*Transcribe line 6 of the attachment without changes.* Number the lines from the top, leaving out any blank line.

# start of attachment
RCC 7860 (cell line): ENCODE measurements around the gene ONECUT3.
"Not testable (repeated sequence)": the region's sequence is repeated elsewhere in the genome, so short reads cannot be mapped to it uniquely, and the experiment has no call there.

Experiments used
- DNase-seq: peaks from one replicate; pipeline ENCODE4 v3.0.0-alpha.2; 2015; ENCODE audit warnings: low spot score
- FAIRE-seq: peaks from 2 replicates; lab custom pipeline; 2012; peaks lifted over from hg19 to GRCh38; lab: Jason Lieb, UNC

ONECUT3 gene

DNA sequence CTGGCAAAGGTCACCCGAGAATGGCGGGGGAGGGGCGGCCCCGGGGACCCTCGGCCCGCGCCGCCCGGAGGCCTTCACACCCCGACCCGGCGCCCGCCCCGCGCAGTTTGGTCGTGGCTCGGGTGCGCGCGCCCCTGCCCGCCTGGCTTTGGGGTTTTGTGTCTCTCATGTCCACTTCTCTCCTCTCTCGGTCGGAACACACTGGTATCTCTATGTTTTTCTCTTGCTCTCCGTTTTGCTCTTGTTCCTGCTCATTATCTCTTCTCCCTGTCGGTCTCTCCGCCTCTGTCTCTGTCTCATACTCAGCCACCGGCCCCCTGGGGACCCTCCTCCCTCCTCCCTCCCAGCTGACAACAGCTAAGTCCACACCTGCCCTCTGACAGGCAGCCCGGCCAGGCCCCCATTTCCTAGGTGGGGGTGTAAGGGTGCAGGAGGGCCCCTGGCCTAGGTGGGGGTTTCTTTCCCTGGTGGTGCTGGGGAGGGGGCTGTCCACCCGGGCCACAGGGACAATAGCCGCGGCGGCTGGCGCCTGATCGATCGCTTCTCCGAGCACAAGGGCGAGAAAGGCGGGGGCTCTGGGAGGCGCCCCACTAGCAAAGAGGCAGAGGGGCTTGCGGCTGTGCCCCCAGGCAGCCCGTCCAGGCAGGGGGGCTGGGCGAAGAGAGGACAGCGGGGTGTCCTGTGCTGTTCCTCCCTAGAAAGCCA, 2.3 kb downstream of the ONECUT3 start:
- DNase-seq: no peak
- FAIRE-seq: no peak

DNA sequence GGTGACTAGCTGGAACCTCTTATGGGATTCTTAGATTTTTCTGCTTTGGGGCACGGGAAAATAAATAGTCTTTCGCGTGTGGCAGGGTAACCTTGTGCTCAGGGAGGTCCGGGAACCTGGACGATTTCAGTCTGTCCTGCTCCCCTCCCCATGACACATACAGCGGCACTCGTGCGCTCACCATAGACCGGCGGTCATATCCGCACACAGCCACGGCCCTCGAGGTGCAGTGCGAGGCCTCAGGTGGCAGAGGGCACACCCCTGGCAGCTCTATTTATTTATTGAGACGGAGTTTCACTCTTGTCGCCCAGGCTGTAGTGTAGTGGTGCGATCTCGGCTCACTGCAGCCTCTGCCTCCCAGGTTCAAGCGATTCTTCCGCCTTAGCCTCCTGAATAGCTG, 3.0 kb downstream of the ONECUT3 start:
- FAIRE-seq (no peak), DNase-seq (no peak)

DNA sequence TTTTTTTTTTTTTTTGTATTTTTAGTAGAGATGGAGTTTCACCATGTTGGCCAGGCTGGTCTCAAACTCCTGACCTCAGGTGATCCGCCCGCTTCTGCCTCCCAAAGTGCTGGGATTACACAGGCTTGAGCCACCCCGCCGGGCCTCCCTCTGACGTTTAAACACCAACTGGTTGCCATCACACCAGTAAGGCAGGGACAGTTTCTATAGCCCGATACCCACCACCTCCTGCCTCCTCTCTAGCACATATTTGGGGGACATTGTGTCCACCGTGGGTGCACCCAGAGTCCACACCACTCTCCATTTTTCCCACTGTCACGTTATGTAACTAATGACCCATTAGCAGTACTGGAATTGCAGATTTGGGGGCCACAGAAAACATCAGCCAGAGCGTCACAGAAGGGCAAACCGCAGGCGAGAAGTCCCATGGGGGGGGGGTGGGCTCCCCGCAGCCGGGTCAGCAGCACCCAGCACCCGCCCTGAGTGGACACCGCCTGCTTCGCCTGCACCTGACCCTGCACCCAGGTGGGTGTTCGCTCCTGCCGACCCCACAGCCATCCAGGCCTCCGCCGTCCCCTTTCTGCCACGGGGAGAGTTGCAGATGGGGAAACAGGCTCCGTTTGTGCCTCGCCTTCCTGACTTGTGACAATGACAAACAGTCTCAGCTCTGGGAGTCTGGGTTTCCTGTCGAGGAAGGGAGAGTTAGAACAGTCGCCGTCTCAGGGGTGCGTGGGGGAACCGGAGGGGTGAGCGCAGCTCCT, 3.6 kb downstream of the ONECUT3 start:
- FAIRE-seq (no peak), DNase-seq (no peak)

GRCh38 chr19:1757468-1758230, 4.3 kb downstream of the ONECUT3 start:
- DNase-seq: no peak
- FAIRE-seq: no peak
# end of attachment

ONECUT3 gene